Frequency of Presidential Appointees on Federal Judges
The frequency table reveals how many presidential appointees each president made to the Federal Appellate Court bench. This calculated on a per year basis shows that their has been a steady increase, with the exceptions of Ford who showed less and Carter who showed more, in the number of appointees to Federal Appellate Court bench during the last 10 presidencies. Since Federal Court judges are appointed for life terms, under conditions of “good behavior,” I attribute this increase in the number of Federal Appellate Court judges to larger caseloads with more issues to decide.
One of the exceptions noted earlier, Ford, who served only 2 years, appointed an average of Appellate Court judges a year. The other exception, Carter who served 4 years and made 56 appointments, had the greatest impact on the Federal Appellate Court system, averaging 14 appointees a year. A Perspective Look at Bush and Clinton’s Federal Appellate Court Appointees The data illustrates that Bush’s Federal judge appointees were within party lines 91% of the time. In 37 of his awarded Federal judgeships, 34 were Republican, 2 were Democrat, and 1 independent.
In contrast, Clinton also stayed within party lines, but at a lesser rate, 85% going to his party, appointing 41 of 48 Federal judgeships to Democrats. The other appointees made by Clinton consisted of 3 Republicans and 4 Independents. It is apparent that presidents appoint Federal Appellate Court judges who conform to their political ideologies. Republican judges, who are chosen because of their Conservative views, tend to hand down decisions that favor government and large businesses.
This becomes important in litigation involving labor-management conflicts, environmental issues, and personal injury cases when corporate America is the defendant. Democratic presidents, who also appoint Federal judges in conformity with their political ideology, appoint Democrats. These Democratic Federal Appellate court judges, liberals, are less concerned with the rights of government and corporate America and more concerned with the rights of individuals. This becomes evident in issues involving the First Amendment, rights of individuals in criminal cases, and matters involving discrimination of women and minorities.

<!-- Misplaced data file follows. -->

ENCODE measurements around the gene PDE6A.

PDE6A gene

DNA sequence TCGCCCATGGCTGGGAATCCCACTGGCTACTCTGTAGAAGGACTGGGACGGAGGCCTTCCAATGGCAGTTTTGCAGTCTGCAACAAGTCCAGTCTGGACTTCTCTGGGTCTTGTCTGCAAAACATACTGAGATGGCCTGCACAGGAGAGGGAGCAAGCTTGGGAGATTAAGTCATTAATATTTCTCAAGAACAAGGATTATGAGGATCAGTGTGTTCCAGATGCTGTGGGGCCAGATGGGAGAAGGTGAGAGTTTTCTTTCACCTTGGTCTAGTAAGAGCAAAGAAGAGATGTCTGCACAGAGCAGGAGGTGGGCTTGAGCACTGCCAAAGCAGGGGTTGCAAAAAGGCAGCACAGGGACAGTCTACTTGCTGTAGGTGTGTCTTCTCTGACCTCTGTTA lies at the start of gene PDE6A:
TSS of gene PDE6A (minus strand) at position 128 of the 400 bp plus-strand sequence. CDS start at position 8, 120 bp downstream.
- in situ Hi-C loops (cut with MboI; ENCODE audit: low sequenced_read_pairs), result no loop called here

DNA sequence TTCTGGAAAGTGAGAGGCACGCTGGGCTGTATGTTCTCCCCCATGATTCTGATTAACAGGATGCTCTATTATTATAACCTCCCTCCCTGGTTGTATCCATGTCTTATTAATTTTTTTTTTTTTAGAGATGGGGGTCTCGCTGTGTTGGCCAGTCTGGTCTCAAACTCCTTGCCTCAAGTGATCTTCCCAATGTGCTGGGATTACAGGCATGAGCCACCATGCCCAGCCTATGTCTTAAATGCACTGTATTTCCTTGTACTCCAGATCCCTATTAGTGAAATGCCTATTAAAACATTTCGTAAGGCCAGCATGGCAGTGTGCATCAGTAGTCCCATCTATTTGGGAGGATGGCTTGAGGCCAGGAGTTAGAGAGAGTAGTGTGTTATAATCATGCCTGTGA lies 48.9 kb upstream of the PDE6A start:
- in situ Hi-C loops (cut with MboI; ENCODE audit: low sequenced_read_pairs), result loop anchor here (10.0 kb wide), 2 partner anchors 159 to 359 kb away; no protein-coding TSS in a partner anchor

The statistics show that over the last 10 presidencies, women were appointed to the bench of the Federal Court of Appeals in 39 of the 370 total appointments, or 10% of the time. The appointment of women as Federal Appellate Court judges was never fashionable for either the Republican or Democratic presidents until very liberal Carter, during his term, appointed 11 women to the bench. Although Bush’s percentage of women appointed as Federal Appellate Court justices is only 19% of his total, it is much higher than his closest Republican predecessor, Reagan, with a 5% comparison.
Clinton’s record in regard to female appointees is more balanced, but still skewed. One third of his appointees as Federal Court of Appeals judges in his first 6 years have been a woman. This contrast in difference, Clinton 42% higher than Bush in female appointees, clearly demonstrates their difference in political ideologies. The Democrats with their beliefs in individual rights, reflected in pro-choice decisions, and public policies, such as, protections on the environment by corporations, have attracted many women voters.
The Democrats have also been influential in advocating equal rights for women, especially in sexual harassment litigation. The analysis shows that Bush appointed white Federal Appellate Court judges 90% of the time. In Bush’s 4 years of office, he appointed 4 judges from a minority, 2 African-American judges, and 2 Hipic judges, comprising the other 10%. In Clinton’s 6 years of office, 23% of his Appellate Court appointments have been from a minority group. He has appointed 5 African-American judges, 5 Hipic judges, and for the first time an Asian-American judge.